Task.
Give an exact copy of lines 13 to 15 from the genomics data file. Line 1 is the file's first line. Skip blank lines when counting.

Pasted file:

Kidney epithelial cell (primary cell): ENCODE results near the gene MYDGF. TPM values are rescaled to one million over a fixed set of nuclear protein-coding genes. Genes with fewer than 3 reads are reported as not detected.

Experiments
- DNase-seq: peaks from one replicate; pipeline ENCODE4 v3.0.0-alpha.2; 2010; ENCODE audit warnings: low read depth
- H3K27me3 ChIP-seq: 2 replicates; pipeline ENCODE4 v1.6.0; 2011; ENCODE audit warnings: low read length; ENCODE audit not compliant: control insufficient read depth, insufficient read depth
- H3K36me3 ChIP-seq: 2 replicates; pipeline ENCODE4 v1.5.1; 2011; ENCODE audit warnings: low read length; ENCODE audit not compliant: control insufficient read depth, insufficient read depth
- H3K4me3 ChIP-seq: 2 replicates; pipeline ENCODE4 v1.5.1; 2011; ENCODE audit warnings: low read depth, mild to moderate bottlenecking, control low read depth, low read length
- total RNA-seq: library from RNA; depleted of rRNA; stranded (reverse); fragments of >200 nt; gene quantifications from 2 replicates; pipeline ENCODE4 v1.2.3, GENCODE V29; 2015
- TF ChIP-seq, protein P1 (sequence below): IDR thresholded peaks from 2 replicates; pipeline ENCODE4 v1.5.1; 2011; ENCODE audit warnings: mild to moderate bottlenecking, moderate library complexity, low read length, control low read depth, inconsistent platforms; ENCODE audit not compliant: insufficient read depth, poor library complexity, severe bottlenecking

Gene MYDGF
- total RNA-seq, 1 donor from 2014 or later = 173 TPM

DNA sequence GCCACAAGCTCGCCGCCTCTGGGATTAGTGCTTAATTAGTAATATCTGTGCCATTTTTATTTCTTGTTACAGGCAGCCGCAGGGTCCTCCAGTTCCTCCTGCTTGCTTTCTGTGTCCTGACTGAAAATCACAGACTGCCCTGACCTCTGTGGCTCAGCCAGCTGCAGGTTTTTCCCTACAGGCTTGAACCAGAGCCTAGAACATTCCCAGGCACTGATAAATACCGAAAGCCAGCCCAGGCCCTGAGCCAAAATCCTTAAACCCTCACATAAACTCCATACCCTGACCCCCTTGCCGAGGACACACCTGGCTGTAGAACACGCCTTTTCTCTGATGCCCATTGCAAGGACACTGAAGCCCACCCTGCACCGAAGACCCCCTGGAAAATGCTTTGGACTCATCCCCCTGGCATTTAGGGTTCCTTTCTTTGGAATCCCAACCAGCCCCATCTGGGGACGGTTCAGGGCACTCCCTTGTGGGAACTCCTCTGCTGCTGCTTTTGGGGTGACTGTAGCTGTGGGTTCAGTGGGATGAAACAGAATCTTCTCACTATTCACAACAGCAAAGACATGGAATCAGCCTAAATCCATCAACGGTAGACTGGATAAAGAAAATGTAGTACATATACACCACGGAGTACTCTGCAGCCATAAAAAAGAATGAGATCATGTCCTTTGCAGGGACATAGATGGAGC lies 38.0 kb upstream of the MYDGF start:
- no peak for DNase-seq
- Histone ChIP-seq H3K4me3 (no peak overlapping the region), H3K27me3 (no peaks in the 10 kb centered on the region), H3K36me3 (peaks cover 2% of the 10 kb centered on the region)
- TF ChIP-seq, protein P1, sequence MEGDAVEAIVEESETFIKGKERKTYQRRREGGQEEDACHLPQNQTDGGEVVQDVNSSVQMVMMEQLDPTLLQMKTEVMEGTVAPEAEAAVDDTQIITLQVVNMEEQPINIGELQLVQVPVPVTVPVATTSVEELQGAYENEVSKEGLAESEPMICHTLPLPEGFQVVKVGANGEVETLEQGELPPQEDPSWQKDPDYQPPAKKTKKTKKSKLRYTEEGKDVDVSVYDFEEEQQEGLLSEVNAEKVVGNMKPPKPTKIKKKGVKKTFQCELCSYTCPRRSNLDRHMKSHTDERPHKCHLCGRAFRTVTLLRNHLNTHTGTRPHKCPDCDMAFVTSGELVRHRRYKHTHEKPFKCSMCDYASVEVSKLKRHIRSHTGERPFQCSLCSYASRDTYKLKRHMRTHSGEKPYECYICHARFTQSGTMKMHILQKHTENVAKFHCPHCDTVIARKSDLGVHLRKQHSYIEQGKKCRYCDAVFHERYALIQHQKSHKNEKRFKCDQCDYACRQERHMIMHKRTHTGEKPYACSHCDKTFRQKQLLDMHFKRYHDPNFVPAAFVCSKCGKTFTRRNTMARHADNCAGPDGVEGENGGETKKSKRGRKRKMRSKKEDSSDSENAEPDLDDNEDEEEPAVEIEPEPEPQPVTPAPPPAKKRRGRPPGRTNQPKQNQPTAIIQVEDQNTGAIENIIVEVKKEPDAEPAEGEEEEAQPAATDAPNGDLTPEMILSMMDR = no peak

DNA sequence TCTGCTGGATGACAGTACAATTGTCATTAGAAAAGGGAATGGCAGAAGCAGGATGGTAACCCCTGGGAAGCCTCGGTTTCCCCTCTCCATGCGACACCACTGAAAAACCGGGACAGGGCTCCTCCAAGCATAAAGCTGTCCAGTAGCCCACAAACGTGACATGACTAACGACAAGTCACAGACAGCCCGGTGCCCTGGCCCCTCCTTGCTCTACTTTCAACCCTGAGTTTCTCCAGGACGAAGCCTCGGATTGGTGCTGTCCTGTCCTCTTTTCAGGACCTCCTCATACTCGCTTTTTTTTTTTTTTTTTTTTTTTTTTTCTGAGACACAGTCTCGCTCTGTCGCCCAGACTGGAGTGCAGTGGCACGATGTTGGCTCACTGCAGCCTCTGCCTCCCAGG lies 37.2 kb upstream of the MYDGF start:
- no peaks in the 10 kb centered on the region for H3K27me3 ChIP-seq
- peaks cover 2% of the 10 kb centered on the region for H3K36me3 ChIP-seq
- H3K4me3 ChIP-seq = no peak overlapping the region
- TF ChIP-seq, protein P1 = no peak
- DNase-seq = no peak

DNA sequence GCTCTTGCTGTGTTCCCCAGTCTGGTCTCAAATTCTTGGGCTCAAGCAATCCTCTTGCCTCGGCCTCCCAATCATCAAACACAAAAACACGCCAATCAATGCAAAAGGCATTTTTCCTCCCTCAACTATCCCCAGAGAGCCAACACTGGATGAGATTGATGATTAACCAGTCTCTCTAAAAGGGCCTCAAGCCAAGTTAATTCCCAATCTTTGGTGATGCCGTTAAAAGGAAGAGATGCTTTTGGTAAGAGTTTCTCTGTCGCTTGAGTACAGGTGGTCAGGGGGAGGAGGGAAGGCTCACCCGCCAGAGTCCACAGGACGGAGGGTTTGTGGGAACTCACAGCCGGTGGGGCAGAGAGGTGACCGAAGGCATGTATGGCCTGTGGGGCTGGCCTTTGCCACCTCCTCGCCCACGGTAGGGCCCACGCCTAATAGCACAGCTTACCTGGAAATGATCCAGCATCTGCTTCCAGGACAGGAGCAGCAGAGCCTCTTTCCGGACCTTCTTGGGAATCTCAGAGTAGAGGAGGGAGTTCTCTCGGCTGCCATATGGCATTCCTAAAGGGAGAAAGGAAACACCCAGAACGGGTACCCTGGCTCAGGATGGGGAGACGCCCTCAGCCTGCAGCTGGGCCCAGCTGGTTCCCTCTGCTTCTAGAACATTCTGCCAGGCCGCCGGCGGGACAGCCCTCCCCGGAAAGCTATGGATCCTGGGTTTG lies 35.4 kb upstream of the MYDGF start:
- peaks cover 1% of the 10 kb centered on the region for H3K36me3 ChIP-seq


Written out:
- Histone ChIP-seq H3K4me3 (no peak overlapping the region), H3K27me3 (no peaks in the 10 kb centered on the region), H3K36me3 (peaks cover 2% of the 10 kb centered on the region)
- TF ChIP-seq, protein P1, sequence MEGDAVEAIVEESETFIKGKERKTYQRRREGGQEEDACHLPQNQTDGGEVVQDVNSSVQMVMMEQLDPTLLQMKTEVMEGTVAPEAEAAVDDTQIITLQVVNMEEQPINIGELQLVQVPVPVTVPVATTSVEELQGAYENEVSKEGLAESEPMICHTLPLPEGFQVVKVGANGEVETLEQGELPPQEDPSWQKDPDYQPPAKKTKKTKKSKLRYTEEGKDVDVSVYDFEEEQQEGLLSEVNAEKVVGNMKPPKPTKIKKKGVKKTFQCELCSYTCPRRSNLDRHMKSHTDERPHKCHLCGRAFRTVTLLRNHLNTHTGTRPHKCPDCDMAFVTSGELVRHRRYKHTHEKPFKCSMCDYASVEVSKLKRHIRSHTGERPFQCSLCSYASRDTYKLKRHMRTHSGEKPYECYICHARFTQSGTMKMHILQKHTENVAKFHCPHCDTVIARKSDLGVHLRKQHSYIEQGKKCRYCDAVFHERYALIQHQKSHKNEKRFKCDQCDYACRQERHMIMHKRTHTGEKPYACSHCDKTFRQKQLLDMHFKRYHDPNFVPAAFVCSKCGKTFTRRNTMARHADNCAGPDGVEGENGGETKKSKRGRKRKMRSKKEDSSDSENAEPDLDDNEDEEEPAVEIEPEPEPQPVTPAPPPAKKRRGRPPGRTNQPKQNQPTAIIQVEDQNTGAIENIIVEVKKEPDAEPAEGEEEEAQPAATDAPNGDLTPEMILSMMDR = no peak

DNA sequence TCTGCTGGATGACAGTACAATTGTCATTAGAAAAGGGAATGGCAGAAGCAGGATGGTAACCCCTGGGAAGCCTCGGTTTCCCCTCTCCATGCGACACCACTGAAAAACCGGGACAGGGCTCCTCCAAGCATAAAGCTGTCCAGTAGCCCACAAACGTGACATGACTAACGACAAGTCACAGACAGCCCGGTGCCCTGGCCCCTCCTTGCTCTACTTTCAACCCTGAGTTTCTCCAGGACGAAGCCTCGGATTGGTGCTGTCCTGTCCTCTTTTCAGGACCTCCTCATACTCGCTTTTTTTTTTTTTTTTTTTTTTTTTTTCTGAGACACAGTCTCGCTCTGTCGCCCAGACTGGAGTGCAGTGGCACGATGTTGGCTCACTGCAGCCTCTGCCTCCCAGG lies 37.2 kb upstream of the MYDGF start: